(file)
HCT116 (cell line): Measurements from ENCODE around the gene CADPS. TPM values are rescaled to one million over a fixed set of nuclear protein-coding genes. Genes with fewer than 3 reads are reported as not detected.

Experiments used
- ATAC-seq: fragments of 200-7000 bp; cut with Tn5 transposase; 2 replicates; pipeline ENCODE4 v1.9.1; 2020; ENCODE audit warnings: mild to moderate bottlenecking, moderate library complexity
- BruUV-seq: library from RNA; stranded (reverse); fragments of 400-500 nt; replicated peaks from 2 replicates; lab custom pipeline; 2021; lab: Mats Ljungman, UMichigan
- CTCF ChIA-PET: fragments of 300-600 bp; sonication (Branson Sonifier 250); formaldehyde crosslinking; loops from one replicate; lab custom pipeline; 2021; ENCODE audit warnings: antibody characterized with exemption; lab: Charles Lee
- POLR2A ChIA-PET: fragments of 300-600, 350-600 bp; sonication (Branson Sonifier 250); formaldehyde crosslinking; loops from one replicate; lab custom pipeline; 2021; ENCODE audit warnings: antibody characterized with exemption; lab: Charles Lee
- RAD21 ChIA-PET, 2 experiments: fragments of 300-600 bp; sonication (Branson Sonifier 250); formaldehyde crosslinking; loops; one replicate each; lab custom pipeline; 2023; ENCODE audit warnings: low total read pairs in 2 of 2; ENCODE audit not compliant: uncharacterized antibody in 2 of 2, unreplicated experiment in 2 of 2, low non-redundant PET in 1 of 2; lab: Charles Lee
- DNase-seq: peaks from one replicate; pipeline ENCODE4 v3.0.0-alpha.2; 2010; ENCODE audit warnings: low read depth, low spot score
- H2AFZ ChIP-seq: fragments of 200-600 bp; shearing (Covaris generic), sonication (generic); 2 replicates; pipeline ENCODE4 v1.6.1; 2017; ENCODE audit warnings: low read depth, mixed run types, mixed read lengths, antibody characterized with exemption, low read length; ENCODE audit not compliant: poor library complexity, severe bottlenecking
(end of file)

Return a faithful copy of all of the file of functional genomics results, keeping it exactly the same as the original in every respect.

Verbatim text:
HCT116 (cell line): Measurements from ENCODE around the gene CADPS. TPM values are rescaled to one million over a fixed set of nuclear protein-coding genes. Genes with fewer than 3 reads are reported as not detected.

Experiments used
- ATAC-seq: fragments of 200-7000 bp; cut with Tn5 transposase; 2 replicates; pipeline ENCODE4 v1.9.1; 2020; ENCODE audit warnings: mild to moderate bottlenecking, moderate library complexity
- BruUV-seq: library from RNA; stranded (reverse); fragments of 400-500 nt; replicated peaks from 2 replicates; lab custom pipeline; 2021; lab: Mats Ljungman, UMichigan
- CTCF ChIA-PET: fragments of 300-600 bp; sonication (Branson Sonifier 250); formaldehyde crosslinking; loops from one replicate; lab custom pipeline; 2021; ENCODE audit warnings: antibody characterized with exemption; lab: Charles Lee
- POLR2A ChIA-PET: fragments of 300-600, 350-600 bp; sonication (Branson Sonifier 250); formaldehyde crosslinking; loops from one replicate; lab custom pipeline; 2021; ENCODE audit warnings: antibody characterized with exemption; lab: Charles Lee
- RAD21 ChIA-PET, 2 experiments: fragments of 300-600 bp; sonication (Branson Sonifier 250); formaldehyde crosslinking; loops; one replicate each; lab custom pipeline; 2023; ENCODE audit warnings: low total read pairs in 2 of 2; ENCODE audit not compliant: uncharacterized antibody in 2 of 2, unreplicated experiment in 2 of 2, low non-redundant PET in 1 of 2; lab: Charles Lee
- DNase-seq: peaks from one replicate; pipeline ENCODE4 v3.0.0-alpha.2; 2010; ENCODE audit warnings: low read depth, low spot score
- H2AFZ ChIP-seq: fragments of 200-600 bp; shearing (Covaris generic), sonication (generic); 2 replicates; pipeline ENCODE4 v1.6.1; 2017; ENCODE audit warnings: low read depth, mixed run types, mixed read lengths, antibody characterized with exemption, low read length; ENCODE audit not compliant: poor library complexity, severe bottlenecking